Cybercrime, national security crimes are “increasingly urgent threats” in Colorado, says Department of Justice

A new unit under the U.S. Department of Justice will be housed in Denver and take on hacking, terrorism-related matters and other high-profile cases.

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A new unit under the U.S. Department of Justice will be housed in Denver and take on hacking, terrorism-related matters and other high-profile cases.

The newly created Cybercrime and National Security Section was announced Thursday by Acting U.S. Attorney Bob Troyer. Troyer said, “cybercrime and national security crimes are increasingly urgent threats in the District of Colorado.”

The new section will be staffed with six assistant United States attorneys who are experts in investigating and prosecuting cyber-enabled crimes and national security cases and housed under the umbrella of The Colorado U.S. Attorney’s Office’s Criminal Division.

“The attorneys were previously assigned to various sections, including the Special Prosecutions section.  These experts have now come together under one of our four criminal sections to focus on these important Department of Justice priorities,” said, Jeff Dorschner spokesman for The Colorado U.S. Attorney’s Office.

The office has increased its investigations and prosecutions into hacking and other cybercrimes by 20 percent during the last two years. Those crimes include child exploitation cases and those involving child pornography, according to the DOJ.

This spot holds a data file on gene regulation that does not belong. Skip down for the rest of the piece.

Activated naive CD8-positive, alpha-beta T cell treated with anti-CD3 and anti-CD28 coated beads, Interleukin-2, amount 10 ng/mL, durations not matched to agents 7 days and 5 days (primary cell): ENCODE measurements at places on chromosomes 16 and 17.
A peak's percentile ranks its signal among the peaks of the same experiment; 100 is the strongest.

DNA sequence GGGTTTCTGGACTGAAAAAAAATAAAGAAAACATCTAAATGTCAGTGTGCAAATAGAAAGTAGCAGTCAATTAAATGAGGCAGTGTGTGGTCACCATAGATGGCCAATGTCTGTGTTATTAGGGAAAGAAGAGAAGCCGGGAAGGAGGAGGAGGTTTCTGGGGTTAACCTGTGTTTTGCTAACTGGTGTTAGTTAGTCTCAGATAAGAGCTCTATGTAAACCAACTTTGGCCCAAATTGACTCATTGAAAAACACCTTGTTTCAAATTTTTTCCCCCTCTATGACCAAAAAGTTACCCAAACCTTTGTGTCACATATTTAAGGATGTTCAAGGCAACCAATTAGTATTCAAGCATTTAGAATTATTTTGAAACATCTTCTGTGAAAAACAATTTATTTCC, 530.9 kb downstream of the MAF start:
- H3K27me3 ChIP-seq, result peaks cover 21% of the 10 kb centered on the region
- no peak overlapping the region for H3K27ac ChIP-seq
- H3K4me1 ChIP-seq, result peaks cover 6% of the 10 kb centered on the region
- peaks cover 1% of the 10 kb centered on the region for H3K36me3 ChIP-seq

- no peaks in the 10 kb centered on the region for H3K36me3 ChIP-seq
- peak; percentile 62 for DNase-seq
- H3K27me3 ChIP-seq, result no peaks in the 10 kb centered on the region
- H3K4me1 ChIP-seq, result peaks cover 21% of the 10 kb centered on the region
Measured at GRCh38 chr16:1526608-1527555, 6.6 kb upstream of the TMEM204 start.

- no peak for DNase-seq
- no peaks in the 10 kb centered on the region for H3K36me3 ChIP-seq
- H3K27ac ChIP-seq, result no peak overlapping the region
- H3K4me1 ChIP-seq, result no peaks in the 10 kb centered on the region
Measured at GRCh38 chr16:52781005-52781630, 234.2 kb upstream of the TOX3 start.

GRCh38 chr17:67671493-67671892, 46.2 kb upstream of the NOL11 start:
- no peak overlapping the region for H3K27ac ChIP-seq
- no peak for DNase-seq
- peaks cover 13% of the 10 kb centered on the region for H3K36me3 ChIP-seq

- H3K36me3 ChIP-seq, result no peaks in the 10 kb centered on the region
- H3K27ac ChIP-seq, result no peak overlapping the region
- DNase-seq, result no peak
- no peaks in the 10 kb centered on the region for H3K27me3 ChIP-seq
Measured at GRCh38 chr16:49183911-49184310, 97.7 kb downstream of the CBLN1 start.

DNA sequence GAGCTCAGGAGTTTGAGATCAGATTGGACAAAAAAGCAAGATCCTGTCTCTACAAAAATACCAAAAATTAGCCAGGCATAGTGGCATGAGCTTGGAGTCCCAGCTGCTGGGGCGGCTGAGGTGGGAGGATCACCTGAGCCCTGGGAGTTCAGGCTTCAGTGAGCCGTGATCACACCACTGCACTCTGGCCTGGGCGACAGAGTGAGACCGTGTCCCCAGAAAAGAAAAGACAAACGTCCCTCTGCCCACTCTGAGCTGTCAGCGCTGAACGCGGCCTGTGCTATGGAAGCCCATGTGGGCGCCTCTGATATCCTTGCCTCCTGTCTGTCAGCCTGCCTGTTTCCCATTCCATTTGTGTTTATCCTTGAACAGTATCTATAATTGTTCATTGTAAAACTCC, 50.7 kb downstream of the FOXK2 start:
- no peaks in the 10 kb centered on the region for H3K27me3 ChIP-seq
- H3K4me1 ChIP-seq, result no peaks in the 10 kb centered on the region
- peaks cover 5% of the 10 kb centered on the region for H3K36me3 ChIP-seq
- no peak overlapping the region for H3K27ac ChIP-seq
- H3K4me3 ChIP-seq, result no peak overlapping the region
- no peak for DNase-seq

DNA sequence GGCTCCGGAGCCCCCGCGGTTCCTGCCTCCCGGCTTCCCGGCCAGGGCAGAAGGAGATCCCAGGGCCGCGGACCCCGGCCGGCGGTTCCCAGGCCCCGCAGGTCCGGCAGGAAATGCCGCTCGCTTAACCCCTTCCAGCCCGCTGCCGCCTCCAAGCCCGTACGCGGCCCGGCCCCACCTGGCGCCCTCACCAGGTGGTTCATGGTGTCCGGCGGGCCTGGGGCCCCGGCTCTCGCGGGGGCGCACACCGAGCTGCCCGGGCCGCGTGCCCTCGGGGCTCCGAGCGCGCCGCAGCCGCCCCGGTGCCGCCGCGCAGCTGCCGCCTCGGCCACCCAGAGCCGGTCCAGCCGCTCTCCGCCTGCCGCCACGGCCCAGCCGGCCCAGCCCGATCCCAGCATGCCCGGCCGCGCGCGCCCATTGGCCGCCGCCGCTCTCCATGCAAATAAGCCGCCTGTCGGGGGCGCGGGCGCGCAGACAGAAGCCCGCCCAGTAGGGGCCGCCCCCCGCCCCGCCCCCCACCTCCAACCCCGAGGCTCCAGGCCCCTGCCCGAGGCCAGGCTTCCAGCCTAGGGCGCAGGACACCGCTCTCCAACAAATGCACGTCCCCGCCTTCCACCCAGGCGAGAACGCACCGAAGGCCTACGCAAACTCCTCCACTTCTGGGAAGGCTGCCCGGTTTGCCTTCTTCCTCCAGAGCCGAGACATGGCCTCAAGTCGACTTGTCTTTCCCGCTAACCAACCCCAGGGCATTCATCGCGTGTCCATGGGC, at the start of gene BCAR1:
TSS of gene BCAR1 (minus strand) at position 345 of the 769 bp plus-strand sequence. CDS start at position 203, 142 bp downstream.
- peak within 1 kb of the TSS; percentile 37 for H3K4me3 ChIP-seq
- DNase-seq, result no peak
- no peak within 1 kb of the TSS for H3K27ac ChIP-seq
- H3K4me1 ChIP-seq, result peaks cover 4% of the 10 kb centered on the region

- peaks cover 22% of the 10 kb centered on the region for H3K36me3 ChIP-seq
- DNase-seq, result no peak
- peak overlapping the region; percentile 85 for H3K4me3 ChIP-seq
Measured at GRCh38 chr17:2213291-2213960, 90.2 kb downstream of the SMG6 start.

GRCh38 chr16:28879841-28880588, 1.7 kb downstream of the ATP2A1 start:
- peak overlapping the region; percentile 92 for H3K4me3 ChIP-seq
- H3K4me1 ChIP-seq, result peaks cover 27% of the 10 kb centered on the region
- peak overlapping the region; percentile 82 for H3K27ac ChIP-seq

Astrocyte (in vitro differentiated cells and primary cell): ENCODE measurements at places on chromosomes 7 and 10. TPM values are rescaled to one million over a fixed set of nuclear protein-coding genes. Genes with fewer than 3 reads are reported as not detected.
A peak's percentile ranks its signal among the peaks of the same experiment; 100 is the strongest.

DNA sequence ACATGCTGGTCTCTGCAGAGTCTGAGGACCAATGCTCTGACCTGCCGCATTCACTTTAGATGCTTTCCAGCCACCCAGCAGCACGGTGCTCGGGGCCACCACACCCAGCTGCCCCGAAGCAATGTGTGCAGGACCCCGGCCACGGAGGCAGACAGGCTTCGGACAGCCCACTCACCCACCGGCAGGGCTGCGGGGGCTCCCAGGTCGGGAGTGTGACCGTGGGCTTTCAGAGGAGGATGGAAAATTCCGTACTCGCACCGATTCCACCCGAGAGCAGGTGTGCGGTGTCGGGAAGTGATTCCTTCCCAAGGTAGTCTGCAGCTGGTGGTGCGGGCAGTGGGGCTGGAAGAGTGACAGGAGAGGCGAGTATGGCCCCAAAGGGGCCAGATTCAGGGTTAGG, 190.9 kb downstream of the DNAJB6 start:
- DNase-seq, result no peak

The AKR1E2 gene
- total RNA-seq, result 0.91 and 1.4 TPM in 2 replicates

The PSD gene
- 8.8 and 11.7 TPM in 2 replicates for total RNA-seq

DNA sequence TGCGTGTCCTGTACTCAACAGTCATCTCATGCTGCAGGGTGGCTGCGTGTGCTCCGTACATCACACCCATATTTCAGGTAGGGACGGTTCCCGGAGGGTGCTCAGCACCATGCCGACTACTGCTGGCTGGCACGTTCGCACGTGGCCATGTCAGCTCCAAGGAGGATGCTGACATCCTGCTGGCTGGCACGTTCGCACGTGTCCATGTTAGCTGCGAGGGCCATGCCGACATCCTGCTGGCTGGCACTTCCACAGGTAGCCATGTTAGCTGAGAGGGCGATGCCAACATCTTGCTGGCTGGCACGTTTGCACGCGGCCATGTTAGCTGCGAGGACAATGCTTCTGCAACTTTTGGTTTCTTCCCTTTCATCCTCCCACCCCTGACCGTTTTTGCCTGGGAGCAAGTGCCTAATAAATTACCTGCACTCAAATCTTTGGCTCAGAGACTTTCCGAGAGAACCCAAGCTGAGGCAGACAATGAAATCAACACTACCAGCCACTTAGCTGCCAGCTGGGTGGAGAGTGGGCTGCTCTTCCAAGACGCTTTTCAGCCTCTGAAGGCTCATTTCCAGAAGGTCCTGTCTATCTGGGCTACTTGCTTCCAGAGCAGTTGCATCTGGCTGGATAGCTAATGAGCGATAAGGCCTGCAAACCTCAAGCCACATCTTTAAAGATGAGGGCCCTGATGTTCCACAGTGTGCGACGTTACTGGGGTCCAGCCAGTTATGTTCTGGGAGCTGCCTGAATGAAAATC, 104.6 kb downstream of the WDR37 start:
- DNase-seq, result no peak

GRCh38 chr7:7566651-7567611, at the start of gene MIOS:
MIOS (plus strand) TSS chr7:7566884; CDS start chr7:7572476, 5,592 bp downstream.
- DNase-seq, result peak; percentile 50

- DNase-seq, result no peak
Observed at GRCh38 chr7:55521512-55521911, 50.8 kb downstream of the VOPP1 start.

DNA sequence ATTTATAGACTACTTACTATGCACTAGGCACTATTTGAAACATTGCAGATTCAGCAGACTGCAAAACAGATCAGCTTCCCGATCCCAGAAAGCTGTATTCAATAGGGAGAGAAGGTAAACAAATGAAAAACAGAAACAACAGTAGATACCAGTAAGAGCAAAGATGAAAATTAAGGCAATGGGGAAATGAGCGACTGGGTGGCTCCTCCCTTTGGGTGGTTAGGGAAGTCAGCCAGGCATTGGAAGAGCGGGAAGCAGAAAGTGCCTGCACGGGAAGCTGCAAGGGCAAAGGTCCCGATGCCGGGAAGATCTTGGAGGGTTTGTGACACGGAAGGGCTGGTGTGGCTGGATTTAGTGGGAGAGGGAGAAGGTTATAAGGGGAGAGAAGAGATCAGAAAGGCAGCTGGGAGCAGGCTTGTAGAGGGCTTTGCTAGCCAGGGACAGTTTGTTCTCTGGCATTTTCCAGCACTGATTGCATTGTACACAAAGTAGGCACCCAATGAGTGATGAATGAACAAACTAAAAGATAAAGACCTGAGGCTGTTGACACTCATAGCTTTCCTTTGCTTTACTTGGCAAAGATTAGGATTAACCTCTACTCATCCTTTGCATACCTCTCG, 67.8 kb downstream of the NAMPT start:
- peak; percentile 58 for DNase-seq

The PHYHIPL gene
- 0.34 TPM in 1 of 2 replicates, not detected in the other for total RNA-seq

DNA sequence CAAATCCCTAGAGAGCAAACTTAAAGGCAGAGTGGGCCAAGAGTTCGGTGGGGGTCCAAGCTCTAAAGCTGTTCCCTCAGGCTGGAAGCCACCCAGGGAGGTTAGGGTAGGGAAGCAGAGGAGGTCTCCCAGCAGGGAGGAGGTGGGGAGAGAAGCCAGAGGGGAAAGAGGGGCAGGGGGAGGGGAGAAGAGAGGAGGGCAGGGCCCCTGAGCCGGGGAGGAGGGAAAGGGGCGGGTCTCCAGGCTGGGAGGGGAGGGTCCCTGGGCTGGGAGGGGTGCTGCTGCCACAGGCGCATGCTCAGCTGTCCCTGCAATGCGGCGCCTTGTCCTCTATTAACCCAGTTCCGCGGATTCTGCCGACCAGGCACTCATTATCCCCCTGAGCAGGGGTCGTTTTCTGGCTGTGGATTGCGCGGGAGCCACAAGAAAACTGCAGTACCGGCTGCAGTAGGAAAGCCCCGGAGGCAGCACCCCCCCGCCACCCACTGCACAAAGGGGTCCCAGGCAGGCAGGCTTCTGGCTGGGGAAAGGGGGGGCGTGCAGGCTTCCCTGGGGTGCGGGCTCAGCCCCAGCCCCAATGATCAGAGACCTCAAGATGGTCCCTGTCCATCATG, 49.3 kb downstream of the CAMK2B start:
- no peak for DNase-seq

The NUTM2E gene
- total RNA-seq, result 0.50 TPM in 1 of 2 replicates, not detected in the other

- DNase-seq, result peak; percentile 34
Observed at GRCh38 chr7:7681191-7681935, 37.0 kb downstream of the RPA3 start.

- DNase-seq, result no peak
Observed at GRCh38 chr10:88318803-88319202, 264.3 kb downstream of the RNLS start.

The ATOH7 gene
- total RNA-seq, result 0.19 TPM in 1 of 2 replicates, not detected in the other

The Colorado U.S. Attorney’s Office has also prosecuted 16 individuals since 2014 for Bitcoin or digital currency crimes. In addition, investigations aided by the office led to nine individuals being prosecuted by foreign governments and six to 10 individuals being prosecuted by state authorities.

“This is what we do: identify emerging threats that we can effectively address, and fluidly deploy an elite team to meet the threat,” Troyer said in a statement.

The Colorado U.S. Attorney’s Office has investigated and prosecuted several high-profile cybercrime cases in recent years including U.S. v. Bourret, et al., a computer intrusion case involving almost 2 million online accounts; U.S. v. Snowden, a prosecution involving economic espionage and trade secrets theft; U.S. v. Hugo, a production of child pornography case involving several children; U.S. v. Salias, a production of child pornography case involving an infant; and U.S. v. Holt et al., a prosecution involving a man and woman who sexually exploited three children.

The office said it will continue to expand its investigations and prosecutions of national security and terrorism matters as it has done with U.S. v. Conley, which involved a Colorado woman who met an ISIS fighter online and attempted to travel to Syria and provide support to the terrorist group; U.S. v. Ansberry, in which the defendant is charged for attempting to use an explosive device to destroy the Nederland Police Department; and U.S. v. Worku, which involved the investigation, prosecution, and trial of a convicted war criminal for visa fraud.

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